As for snow, well, Scotland nicked it all, this article again from the BBC being typical of highland Scotland’s Winter in 2013/14. For the rest of the British Isles, it had been a very poor one for those who wanted to see some wintry ice crystals, in fact I barely saw two days of sleet throughout the whole Winter. The Air Temperatures weren’t especially noteworthy with the mean for the Winter as a whole, somewhere around 1c above the long-term average, based on the 1981-2010 CET series. The lack of Air Frosts was notable for my location however, with only nine (9) being achieved in total and not all of these were before dawn due to my 24 hour reporting periods. As for the effect on the Natural World by way of phenology, more reports on that are forthcoming.
*only one dry day in January and this fell within a period of 33 days with only the one dry day in total
Looking back at January 2013, were my local climatic conditions much different to that of 2012?
Firstly, in the United Kingdom, 2012 began as “the year of the drought” * with recorded precipitation totalling 32.8mm in my neck of the woods. By comparison, January this time around looked like this.
In total, we received 61.6mm, which is still below the revised 1981 to 2010 mean by approximately 25% or so. What about the Air Temperatures?
January 2012 was mild in comparison with some 11 double-digit Fahrenheit Maximums being achieved back then and unsurprisingly a mean of 0.8cabove the long-term average, mentioned previously. This time around, January2013 saw the following daily Air temperature trend.
Due to almost two-thirds of January 2013 being in the cold to very cold category, it is unsurprising that the mean return of 4.0c was below the long-term average by 0.6c. As a result of the above, can you guess which phenological indicators were to show themselves amidst the cold of January?
The first Primroses (Primula vulgaris) were witnessed in bloom on 5th January. However, before we jump for joy at seeing them so early in the year, one should perhaps, read an excerpt from Richard Mabey‘s wonderful Flora Britannica. In there, Richard states that they are not the most reliable of indicators when it comes to tracking climate change. Oh well! They are however, beautiful to see and always brighten up a dull day.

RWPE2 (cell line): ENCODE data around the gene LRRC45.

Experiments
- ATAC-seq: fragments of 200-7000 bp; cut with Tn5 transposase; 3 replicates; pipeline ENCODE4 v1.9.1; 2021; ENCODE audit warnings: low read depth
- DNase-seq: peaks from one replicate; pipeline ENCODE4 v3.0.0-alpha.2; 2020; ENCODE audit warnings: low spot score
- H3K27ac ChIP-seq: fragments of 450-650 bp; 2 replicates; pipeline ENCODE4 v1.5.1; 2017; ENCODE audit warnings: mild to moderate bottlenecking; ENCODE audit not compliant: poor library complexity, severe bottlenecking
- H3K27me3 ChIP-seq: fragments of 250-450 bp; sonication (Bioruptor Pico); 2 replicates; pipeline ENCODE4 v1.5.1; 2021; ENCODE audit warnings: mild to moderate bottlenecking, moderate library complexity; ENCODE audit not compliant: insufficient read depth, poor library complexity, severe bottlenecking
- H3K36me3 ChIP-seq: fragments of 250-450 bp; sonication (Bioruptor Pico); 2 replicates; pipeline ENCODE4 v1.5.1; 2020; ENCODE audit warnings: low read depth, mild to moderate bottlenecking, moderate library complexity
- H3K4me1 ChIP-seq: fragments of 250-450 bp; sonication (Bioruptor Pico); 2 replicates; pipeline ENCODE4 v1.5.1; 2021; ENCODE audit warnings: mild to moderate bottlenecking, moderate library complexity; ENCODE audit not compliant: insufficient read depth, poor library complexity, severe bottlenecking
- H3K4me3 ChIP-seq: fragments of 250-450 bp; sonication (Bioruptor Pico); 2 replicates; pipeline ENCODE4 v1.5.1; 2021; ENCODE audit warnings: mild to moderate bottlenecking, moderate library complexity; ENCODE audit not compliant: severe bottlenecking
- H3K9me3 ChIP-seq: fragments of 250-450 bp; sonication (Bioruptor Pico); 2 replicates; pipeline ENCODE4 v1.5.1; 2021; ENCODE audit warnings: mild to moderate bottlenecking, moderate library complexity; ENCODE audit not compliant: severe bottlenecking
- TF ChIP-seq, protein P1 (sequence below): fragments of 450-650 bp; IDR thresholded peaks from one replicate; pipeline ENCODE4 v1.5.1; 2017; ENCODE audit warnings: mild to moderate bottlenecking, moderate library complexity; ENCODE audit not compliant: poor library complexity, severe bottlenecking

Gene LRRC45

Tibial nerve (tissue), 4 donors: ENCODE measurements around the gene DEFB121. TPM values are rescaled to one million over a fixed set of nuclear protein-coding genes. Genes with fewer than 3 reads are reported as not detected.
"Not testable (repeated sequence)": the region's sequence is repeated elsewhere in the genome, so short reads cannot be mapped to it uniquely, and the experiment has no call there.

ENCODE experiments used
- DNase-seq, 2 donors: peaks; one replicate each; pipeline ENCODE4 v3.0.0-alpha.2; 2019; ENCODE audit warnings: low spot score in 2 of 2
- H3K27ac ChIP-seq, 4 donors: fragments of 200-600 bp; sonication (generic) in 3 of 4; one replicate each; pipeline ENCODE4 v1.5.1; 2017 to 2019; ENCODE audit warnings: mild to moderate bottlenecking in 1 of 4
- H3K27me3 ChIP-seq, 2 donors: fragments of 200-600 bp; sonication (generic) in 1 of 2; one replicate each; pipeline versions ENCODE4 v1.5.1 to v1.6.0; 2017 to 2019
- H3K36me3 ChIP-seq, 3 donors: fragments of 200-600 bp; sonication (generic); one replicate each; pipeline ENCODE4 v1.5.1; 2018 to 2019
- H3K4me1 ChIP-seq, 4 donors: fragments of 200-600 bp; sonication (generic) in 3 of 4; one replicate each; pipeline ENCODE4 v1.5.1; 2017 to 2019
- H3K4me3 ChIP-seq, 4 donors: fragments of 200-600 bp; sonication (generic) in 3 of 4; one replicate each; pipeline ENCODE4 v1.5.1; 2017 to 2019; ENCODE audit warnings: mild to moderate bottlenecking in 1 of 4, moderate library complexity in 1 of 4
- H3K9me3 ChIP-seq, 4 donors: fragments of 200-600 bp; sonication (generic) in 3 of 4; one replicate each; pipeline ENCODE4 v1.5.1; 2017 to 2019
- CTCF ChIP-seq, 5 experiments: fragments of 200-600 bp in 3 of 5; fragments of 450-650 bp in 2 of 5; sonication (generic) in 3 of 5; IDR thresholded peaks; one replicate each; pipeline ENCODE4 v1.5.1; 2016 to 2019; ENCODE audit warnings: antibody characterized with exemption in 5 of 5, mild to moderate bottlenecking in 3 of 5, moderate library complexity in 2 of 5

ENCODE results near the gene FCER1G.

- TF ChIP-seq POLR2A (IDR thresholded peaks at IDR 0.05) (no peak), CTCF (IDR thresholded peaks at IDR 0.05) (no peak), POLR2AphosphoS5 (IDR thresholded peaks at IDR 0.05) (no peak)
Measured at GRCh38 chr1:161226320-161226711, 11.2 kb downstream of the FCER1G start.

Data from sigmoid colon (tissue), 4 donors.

An early songster is always nice to hear and one of the first to embrace the New Year was the Blackbird (Turdus Merula). I first heard the 2013 song of this particular species on 7th January, whereas last year it was 9th January. A personal sound recording of a Blackbird can be heard below. This link will take you to another website, which upon opening, you should click the orange icon on the Left Hand side of your screen to allow playback of the sound recording.
The next phenology indicator of interest came courtesy of First Hazel Flowering (Corylus avellana) on 11th January. This compares favourably with the 7th Januarysighting from the previous year. A record shot of which, I have attached below.
The final phenologically related event of any consequence came about on the 21st January. This revealed itself in the form of a Chaffinch (Fringilla coelebs) first heard singing. The corresponding date last year was the 13th January. A personal sound recording of a Chaffinch singing is available via the link shown below.
A final way to view the ongoing trend in my datasets is to observe them in graphical format. Good news!
Represented below are the aforementioned sightings in such a manner. Please note each event recorded annually is represented as a day number and not in date format. The events have been logged, only during years, in which I managed to achieve a meaningful result. Please make what you will of the data.